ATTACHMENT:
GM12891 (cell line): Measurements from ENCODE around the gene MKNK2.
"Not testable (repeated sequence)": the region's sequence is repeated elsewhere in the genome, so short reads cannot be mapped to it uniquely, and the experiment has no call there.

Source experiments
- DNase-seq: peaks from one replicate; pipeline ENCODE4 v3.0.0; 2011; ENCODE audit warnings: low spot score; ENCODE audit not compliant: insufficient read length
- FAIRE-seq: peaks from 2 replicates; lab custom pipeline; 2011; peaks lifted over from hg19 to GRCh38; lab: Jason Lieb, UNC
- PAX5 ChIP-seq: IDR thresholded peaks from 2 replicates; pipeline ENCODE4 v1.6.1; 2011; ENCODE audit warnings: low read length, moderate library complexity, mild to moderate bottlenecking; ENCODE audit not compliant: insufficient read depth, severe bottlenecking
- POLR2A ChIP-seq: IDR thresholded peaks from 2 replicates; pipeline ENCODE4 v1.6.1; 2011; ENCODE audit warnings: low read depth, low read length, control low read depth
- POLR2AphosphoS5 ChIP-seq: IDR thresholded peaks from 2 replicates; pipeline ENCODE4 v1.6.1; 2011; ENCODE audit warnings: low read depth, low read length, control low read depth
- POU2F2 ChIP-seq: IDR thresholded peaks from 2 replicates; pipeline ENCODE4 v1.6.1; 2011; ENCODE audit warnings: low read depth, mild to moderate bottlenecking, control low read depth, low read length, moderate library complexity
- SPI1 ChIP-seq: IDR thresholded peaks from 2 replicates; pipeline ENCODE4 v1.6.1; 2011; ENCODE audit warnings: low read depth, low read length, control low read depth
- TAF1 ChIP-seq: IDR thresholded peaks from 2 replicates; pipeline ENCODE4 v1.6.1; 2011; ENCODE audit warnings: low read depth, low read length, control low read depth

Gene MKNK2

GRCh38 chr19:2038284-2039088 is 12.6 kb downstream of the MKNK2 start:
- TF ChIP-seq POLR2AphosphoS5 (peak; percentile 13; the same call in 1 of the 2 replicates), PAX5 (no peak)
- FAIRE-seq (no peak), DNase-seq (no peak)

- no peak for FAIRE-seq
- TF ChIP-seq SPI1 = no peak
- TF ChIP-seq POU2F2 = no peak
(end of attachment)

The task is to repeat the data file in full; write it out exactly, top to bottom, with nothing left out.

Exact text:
GM12891 (cell line): Measurements from ENCODE around the gene MKNK2.
"Not testable (repeated sequence)": the region's sequence is repeated elsewhere in the genome, so short reads cannot be mapped to it uniquely, and the experiment has no call there.

Source experiments
- DNase-seq: peaks from one replicate; pipeline ENCODE4 v3.0.0; 2011; ENCODE audit warnings: low spot score; ENCODE audit not compliant: insufficient read length
- FAIRE-seq: peaks from 2 replicates; lab custom pipeline; 2011; peaks lifted over from hg19 to GRCh38; lab: Jason Lieb, UNC
- PAX5 ChIP-seq: IDR thresholded peaks from 2 replicates; pipeline ENCODE4 v1.6.1; 2011; ENCODE audit warnings: low read length, moderate library complexity, mild to moderate bottlenecking; ENCODE audit not compliant: insufficient read depth, severe bottlenecking
- POLR2A ChIP-seq: IDR thresholded peaks from 2 replicates; pipeline ENCODE4 v1.6.1; 2011; ENCODE audit warnings: low read depth, low read length, control low read depth
- POLR2AphosphoS5 ChIP-seq: IDR thresholded peaks from 2 replicates; pipeline ENCODE4 v1.6.1; 2011; ENCODE audit warnings: low read depth, low read length, control low read depth
- POU2F2 ChIP-seq: IDR thresholded peaks from 2 replicates; pipeline ENCODE4 v1.6.1; 2011; ENCODE audit warnings: low read depth, mild to moderate bottlenecking, control low read depth, low read length, moderate library complexity
- SPI1 ChIP-seq: IDR thresholded peaks from 2 replicates; pipeline ENCODE4 v1.6.1; 2011; ENCODE audit warnings: low read depth, low read length, control low read depth
- TAF1 ChIP-seq: IDR thresholded peaks from 2 replicates; pipeline ENCODE4 v1.6.1; 2011; ENCODE audit warnings: low read depth, low read length, control low read depth

Gene MKNK2

GRCh38 chr19:2038284-2039088 is 12.6 kb downstream of the MKNK2 start:
- TF ChIP-seq POLR2AphosphoS5 (peak; percentile 13; the same call in 1 of the 2 replicates), PAX5 (no peak)
- FAIRE-seq (no peak), DNase-seq (no peak)

- no peak for FAIRE-seq
- TF ChIP-seq SPI1 = no peak
- TF ChIP-seq POU2F2 = no peak